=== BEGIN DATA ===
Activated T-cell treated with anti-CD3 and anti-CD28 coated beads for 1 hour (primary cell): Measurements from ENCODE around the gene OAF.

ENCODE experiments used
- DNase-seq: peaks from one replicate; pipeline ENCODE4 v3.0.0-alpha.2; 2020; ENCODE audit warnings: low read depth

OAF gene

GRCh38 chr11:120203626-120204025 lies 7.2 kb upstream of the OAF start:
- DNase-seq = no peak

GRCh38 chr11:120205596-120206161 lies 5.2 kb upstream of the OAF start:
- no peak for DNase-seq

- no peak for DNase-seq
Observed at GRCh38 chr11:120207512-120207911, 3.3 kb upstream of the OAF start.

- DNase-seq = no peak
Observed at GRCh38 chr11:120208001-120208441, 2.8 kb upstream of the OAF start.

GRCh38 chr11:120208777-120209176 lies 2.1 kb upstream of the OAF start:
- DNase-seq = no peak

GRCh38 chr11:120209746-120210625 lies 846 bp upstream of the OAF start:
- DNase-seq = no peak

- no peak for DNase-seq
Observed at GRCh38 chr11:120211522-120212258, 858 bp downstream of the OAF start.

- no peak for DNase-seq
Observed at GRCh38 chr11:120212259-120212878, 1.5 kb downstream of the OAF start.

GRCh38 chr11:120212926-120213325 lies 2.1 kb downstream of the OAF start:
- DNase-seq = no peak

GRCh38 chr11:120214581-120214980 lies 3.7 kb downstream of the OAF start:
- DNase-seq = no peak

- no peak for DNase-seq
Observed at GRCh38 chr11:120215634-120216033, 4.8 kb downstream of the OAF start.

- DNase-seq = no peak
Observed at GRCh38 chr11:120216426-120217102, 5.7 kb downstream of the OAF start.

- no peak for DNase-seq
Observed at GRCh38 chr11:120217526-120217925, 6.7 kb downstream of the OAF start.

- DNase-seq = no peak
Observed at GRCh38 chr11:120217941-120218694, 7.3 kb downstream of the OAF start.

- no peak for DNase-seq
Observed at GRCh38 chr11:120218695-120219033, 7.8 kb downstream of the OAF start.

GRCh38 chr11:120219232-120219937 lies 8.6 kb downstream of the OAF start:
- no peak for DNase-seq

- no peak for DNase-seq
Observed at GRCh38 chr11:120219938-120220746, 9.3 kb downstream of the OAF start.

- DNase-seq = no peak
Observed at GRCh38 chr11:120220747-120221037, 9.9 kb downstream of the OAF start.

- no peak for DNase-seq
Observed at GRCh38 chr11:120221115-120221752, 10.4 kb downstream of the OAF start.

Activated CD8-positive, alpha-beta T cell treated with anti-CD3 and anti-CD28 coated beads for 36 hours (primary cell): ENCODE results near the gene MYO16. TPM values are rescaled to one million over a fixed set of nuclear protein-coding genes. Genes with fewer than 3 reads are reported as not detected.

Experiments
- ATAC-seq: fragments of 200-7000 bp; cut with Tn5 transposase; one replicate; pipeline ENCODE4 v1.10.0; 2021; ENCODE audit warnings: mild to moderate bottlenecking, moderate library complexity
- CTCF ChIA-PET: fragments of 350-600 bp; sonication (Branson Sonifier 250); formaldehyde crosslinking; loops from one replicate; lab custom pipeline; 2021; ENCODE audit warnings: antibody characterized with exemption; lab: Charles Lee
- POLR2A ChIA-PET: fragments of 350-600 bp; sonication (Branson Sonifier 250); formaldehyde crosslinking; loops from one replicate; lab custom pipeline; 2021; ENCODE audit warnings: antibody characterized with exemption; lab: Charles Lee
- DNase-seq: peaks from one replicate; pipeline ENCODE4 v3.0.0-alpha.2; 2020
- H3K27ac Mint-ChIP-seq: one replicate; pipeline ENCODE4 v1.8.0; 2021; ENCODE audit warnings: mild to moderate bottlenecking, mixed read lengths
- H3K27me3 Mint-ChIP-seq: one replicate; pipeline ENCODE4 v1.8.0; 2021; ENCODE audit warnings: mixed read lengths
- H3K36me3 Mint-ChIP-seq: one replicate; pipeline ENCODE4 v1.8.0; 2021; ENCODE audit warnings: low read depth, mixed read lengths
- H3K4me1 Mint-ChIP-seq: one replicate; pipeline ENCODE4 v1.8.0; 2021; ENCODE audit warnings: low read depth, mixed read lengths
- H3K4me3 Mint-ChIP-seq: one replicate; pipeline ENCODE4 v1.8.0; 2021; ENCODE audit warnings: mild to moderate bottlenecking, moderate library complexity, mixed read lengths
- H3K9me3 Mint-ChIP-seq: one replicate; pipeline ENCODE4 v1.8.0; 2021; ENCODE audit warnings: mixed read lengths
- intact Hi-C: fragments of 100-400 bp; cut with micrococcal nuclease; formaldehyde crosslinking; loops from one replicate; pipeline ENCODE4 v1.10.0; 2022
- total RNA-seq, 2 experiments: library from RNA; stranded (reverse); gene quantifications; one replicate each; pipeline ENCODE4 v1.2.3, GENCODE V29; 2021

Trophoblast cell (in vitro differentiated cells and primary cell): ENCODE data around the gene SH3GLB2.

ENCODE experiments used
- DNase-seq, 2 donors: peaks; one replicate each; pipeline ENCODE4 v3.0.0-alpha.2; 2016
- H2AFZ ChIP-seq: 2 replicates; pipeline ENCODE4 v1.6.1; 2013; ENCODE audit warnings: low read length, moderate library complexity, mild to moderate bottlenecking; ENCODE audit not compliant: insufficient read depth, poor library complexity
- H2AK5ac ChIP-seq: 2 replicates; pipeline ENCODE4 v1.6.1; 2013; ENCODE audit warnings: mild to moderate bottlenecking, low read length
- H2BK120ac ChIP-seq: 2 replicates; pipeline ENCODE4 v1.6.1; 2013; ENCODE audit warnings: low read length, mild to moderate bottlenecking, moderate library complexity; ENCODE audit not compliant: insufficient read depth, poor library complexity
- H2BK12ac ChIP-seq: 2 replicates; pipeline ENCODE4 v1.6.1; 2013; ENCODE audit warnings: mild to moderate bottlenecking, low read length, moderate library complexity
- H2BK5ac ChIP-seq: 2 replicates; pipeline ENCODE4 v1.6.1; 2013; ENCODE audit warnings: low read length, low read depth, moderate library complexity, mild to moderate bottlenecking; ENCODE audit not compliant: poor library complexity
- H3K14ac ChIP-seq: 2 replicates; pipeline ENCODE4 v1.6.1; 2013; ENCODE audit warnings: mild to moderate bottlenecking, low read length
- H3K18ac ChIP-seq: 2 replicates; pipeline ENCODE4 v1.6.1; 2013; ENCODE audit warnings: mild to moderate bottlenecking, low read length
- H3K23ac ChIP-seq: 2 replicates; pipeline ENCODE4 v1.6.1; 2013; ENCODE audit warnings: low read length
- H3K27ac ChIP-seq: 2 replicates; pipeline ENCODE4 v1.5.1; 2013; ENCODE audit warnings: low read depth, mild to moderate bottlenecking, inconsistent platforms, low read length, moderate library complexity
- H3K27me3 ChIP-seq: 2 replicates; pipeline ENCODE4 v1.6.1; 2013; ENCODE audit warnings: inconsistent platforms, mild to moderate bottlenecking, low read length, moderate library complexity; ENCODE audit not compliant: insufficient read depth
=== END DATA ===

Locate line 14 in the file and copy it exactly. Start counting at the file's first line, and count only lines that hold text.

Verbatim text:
- DNase-seq = no peak